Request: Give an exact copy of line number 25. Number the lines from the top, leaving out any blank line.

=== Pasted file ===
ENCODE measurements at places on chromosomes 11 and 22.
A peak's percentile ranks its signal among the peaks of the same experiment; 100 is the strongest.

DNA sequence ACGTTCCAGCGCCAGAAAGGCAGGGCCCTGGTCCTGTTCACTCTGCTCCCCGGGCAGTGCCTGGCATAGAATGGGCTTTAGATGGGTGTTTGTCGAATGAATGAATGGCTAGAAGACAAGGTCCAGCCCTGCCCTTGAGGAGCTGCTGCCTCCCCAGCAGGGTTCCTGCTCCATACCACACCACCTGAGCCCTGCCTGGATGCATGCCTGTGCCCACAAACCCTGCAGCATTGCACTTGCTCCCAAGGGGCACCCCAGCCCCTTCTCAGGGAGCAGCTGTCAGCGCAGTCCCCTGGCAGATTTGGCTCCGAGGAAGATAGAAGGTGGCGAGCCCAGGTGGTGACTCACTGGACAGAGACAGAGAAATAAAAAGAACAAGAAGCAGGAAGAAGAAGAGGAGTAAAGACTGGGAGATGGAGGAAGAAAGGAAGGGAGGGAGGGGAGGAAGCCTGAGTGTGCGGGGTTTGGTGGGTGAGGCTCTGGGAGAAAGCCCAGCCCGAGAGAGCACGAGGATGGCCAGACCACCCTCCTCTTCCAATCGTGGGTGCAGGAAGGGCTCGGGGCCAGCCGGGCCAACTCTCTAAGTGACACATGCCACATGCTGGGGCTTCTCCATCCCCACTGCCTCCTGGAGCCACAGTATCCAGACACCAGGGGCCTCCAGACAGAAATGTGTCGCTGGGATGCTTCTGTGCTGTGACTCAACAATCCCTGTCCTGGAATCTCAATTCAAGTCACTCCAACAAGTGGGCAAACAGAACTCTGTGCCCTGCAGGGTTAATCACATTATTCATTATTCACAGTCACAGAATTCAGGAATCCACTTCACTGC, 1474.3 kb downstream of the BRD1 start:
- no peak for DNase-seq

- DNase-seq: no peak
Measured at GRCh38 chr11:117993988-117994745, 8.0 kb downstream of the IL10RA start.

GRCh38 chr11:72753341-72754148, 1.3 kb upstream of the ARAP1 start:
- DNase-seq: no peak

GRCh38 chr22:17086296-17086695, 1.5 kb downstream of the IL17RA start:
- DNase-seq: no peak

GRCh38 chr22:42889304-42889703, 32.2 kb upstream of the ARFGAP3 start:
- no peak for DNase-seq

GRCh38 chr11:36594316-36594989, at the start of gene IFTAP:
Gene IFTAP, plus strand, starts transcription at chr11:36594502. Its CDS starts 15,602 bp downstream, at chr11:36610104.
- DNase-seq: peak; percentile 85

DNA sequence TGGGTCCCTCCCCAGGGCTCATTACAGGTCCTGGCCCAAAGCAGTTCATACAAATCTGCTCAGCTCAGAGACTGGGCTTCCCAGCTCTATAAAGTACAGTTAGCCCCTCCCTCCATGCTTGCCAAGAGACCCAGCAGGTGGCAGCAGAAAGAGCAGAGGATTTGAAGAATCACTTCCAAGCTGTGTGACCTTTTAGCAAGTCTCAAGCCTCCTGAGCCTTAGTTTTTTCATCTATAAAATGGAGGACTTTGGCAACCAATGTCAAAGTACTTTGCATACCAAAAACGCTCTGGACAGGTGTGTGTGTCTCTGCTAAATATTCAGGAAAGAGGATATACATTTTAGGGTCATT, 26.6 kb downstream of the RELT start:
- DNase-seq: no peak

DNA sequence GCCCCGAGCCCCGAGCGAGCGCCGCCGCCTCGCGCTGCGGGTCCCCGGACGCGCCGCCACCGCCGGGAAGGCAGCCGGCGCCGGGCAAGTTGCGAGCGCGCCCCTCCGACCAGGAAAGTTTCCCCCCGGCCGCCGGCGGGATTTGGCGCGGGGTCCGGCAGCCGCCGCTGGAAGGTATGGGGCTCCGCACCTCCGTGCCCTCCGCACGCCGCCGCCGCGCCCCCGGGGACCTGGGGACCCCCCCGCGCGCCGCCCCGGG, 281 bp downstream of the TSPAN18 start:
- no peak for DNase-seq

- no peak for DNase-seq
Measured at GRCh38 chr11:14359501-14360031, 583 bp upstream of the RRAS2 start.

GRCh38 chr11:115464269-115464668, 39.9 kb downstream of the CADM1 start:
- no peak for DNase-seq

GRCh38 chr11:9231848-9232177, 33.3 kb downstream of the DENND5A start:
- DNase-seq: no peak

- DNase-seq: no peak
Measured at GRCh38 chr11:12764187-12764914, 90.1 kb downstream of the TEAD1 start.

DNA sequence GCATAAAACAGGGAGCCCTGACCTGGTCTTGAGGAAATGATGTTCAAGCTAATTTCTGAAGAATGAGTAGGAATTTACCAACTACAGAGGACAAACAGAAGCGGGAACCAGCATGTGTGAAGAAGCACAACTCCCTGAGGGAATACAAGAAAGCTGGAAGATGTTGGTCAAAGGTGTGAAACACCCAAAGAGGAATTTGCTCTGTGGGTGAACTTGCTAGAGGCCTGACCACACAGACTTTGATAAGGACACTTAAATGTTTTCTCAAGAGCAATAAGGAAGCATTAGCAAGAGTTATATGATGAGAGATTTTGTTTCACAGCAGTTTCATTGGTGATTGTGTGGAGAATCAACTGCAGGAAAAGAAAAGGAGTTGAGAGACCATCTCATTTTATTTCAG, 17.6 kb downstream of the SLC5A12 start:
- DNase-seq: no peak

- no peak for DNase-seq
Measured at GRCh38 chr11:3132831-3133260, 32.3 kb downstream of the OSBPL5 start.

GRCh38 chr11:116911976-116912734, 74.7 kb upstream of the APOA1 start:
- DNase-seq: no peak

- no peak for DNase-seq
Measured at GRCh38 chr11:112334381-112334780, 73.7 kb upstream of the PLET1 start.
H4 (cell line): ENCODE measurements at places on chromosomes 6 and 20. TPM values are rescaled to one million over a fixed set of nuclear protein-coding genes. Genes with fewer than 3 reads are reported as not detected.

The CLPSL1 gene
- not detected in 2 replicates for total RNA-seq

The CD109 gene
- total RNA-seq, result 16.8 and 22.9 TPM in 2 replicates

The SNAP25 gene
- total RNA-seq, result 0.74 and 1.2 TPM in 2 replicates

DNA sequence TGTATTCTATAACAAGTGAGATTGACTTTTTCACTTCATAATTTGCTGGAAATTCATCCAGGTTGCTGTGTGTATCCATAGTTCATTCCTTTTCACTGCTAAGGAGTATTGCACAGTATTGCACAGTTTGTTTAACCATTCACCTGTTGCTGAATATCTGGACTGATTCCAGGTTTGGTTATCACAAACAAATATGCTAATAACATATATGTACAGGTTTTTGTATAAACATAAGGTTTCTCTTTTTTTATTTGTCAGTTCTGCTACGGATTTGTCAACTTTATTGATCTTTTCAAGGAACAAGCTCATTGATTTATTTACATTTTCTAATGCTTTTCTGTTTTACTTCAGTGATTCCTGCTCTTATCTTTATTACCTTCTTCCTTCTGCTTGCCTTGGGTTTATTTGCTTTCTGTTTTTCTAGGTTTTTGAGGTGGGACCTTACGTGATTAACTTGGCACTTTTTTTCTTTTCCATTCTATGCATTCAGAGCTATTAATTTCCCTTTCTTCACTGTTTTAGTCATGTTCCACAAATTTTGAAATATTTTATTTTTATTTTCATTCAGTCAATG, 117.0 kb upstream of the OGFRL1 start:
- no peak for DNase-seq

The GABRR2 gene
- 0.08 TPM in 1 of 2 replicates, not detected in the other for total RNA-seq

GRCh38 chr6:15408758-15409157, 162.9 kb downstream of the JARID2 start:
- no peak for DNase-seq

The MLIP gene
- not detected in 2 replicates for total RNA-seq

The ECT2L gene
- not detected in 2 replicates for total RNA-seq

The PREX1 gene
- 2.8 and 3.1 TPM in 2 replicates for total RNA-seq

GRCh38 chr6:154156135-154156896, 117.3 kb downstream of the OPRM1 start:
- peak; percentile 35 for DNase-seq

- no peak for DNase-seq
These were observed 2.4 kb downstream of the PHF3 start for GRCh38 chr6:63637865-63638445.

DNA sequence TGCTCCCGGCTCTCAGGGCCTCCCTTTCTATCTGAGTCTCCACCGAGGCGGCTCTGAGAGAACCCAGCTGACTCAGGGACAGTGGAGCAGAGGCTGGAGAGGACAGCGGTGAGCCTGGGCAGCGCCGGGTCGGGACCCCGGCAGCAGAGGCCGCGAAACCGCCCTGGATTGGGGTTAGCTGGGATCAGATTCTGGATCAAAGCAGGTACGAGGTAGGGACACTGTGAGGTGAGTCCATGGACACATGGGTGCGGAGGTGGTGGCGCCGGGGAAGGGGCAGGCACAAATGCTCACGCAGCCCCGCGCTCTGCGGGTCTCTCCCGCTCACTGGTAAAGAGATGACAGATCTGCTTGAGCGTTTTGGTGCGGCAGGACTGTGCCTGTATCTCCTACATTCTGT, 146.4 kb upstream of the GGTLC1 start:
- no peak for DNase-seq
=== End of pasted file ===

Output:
- DNase-seq: no peak